"When you have eliminated the impossible, whatever remains, however improbable, must be the truth"

Observation on its own is like a bicycle without wheels: useless. In order to make use of your newly acquired skills of observation you must have a system which will organize them (tends to be your brain) and system which relates pictures to assumptions to facts. This is called empirical induction or more commonly called science.

This method requires you to use past experience(s) and apply them to the problem at hand taking general assumptions into account. A simple example is this:  You observe that all the swans you have seen are white and that when someone shows you 5 birds of different colours and says that they are swans you say they are wrong for that reason and for other reasons. Pretty basic reasoning.

In the 'Reichenbach Fall' episode we see Sherlock at the scene of a kidnapping, he first observes that the boy kidnapped reads spy novels and uses an assumption about human behaviour (one based on prior experience and factual literature) that the boy will try and employ similar spy techniques in the novels. So Sherlock looks for hidden messages of some sort which could have been done in a certain amount of time. He sees Linseed oil (i think it is linseed) and recalls it's ultraviolet reflecting properties and hence discovers the message.

His technique seems to be so unique and outside of the box, but he is (quite sharply and efficiently mind) using his very well recorded past experience and facts and applying them rigorously to the problem at hand. Using the logic in the quote above... if you rule out that which could not have happened, you are left with only that which could have happened. 

This technique is used in modern science but it could also make everyday life much more easier and efficient, try to make decisions rationally. It may sound trivial but most of us are led astray by emotions, short term pleasures, incorrectly applied logic etc. (we are human)  but sticking to fact will pay off.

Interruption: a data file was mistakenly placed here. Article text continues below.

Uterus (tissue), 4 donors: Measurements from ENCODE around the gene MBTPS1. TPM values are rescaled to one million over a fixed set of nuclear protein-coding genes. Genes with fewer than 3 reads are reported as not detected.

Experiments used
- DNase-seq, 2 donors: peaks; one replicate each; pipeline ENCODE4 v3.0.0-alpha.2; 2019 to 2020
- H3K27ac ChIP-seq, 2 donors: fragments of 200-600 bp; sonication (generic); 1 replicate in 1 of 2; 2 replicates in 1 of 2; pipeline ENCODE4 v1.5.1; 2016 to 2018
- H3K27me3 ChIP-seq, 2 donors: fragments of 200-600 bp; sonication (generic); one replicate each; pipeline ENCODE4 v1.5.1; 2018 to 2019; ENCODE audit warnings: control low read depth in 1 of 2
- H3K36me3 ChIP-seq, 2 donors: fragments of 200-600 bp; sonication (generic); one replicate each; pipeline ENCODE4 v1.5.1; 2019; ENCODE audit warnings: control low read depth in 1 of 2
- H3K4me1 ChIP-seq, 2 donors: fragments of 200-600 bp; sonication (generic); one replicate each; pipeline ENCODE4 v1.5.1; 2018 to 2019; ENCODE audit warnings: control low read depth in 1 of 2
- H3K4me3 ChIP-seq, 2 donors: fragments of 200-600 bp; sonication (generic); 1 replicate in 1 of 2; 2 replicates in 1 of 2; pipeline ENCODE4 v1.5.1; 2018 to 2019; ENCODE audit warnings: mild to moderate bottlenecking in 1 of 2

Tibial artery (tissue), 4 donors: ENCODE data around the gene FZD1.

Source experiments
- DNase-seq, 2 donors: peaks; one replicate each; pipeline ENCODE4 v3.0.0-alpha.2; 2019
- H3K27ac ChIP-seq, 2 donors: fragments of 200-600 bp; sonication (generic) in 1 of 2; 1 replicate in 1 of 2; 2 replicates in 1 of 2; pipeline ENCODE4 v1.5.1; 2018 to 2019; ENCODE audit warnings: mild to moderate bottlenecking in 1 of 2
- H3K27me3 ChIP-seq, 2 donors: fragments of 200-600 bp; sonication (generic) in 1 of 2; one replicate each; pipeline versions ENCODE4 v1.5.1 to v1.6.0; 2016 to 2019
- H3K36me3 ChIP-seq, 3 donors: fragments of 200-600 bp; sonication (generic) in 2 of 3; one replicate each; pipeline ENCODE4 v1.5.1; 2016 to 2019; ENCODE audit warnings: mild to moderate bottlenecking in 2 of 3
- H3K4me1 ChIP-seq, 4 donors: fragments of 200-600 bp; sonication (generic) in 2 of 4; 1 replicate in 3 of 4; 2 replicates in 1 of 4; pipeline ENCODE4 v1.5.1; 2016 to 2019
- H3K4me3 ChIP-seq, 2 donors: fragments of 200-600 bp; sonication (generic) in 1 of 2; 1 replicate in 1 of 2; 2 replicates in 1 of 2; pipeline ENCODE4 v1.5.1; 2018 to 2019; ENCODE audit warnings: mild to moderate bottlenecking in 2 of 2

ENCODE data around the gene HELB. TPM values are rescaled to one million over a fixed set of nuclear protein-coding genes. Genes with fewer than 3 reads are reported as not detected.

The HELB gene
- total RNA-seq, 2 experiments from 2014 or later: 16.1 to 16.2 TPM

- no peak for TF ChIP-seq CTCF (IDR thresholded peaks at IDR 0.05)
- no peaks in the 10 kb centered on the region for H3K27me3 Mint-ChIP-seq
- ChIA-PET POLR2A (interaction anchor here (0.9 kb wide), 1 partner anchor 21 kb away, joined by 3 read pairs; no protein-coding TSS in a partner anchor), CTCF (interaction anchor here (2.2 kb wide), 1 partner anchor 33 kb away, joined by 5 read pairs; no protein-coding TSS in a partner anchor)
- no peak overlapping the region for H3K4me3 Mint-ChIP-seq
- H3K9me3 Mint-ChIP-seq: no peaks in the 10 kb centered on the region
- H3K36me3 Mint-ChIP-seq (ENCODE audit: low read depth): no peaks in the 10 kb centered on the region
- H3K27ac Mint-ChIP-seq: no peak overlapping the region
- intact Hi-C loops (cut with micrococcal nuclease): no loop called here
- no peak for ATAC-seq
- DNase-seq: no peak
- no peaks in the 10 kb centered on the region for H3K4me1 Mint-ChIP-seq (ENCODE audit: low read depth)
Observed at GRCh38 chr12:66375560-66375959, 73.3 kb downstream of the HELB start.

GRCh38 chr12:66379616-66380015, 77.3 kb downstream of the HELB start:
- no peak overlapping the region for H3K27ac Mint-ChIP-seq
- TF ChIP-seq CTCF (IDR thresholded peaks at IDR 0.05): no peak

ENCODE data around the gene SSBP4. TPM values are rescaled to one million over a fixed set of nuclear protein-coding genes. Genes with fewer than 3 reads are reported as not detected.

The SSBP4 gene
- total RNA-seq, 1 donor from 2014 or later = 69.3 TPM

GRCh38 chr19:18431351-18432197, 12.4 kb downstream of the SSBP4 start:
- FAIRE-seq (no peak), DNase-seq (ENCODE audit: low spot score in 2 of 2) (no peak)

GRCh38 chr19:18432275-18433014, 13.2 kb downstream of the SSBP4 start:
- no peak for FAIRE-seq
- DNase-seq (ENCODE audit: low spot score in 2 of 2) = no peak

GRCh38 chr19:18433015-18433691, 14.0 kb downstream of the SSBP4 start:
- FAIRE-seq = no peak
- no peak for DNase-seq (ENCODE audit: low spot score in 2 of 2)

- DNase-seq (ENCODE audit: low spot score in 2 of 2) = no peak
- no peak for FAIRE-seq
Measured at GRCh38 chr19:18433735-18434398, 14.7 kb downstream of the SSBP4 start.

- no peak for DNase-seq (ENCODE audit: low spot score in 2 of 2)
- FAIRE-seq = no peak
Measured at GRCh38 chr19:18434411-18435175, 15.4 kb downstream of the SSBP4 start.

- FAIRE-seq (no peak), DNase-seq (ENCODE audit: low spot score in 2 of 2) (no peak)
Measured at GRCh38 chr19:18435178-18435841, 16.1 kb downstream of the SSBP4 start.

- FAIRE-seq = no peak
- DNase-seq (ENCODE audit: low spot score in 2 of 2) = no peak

1. Be as objective as you can 2. Be prepared to encounter an anomaly (moriarty). 3. If there's no evidence then there's no conviction. 4. It doesn't matter who says it, if it's wrong it's wrong.


Mr. Holmes may have an addiction to solving cases and this addiction may have something to do with his slightly autistic love for puzzles in any form. Despite this, Sherlock is extremely productive. He is always feeding his brain with new information, new challenges and new places. This will ultimately make him better at methods 1 and 2 but also it will keep training his brain to become sharper, smarter and subtler. Without any case on the go he roams around his quarters like a bored child on sugar after finishing every game he owns.

If you keep yourself occupied with articles to read, puzzles to solve (less so in our age), writing, exercise, societies, making films, inventing, drawing..... anything that stimulates your brain and challenges you.

You have to live and breathe for productivity and be prepared to push yourself to the max.

1. Do lot's of challenging and fun stuff!  2. Employ your newly acquired skills and knowledge as much as you want (any skill and knowledge you acquire) 3. Repeat  steps 1 & 2 till death. 


Just when you might have become too eccentric/ crazy/ intelligent you might need a laid back doctor with a blog to bring you back to the real world!